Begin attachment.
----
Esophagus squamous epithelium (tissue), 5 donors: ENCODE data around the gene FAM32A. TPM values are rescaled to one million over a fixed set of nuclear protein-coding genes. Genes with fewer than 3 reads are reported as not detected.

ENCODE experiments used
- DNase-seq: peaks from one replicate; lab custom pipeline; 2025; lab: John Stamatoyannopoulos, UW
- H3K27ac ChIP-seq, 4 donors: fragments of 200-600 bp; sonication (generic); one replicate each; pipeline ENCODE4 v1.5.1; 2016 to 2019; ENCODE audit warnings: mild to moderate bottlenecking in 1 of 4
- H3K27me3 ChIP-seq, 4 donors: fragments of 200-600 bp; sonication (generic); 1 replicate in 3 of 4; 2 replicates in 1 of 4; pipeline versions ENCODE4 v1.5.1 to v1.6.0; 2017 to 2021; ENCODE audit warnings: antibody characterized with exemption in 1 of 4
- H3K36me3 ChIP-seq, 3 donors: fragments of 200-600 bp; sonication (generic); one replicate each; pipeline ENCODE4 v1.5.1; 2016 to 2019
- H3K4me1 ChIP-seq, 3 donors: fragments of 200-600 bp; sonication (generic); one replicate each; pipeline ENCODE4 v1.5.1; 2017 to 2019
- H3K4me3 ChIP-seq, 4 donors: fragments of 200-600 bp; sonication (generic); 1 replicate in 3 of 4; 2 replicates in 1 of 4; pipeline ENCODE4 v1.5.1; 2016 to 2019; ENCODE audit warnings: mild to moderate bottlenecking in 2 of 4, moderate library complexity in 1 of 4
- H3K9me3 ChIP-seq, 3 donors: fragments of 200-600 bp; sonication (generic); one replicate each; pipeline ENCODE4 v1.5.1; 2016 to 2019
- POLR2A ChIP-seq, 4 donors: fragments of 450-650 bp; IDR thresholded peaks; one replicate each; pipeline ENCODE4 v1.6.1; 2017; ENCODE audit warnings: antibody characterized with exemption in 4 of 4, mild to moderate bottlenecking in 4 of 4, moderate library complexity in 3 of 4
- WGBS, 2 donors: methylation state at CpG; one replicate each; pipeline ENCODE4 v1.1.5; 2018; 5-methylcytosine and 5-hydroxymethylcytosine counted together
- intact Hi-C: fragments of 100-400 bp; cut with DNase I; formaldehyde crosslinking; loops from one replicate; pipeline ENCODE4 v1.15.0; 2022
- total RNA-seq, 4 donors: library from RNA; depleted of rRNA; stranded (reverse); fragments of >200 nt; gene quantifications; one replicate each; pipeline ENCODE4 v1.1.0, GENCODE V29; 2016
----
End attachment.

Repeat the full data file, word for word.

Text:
Esophagus squamous epithelium (tissue), 5 donors: ENCODE data around the gene FAM32A. TPM values are rescaled to one million over a fixed set of nuclear protein-coding genes. Genes with fewer than 3 reads are reported as not detected.

ENCODE experiments used
- DNase-seq: peaks from one replicate; lab custom pipeline; 2025; lab: John Stamatoyannopoulos, UW
- H3K27ac ChIP-seq, 4 donors: fragments of 200-600 bp; sonication (generic); one replicate each; pipeline ENCODE4 v1.5.1; 2016 to 2019; ENCODE audit warnings: mild to moderate bottlenecking in 1 of 4
- H3K27me3 ChIP-seq, 4 donors: fragments of 200-600 bp; sonication (generic); 1 replicate in 3 of 4; 2 replicates in 1 of 4; pipeline versions ENCODE4 v1.5.1 to v1.6.0; 2017 to 2021; ENCODE audit warnings: antibody characterized with exemption in 1 of 4
- H3K36me3 ChIP-seq, 3 donors: fragments of 200-600 bp; sonication (generic); one replicate each; pipeline ENCODE4 v1.5.1; 2016 to 2019
- H3K4me1 ChIP-seq, 3 donors: fragments of 200-600 bp; sonication (generic); one replicate each; pipeline ENCODE4 v1.5.1; 2017 to 2019
- H3K4me3 ChIP-seq, 4 donors: fragments of 200-600 bp; sonication (generic); 1 replicate in 3 of 4; 2 replicates in 1 of 4; pipeline ENCODE4 v1.5.1; 2016 to 2019; ENCODE audit warnings: mild to moderate bottlenecking in 2 of 4, moderate library complexity in 1 of 4
- H3K9me3 ChIP-seq, 3 donors: fragments of 200-600 bp; sonication (generic); one replicate each; pipeline ENCODE4 v1.5.1; 2016 to 2019
- POLR2A ChIP-seq, 4 donors: fragments of 450-650 bp; IDR thresholded peaks; one replicate each; pipeline ENCODE4 v1.6.1; 2017; ENCODE audit warnings: antibody characterized with exemption in 4 of 4, mild to moderate bottlenecking in 4 of 4, moderate library complexity in 3 of 4
- WGBS, 2 donors: methylation state at CpG; one replicate each; pipeline ENCODE4 v1.1.5; 2018; 5-methylcytosine and 5-hydroxymethylcytosine counted together
- intact Hi-C: fragments of 100-400 bp; cut with DNase I; formaldehyde crosslinking; loops from one replicate; pipeline ENCODE4 v1.15.0; 2022
- total RNA-seq, 4 donors: library from RNA; depleted of rRNA; stranded (reverse); fragments of >200 nt; gene quantifications; one replicate each; pipeline ENCODE4 v1.1.0, GENCODE V29; 2016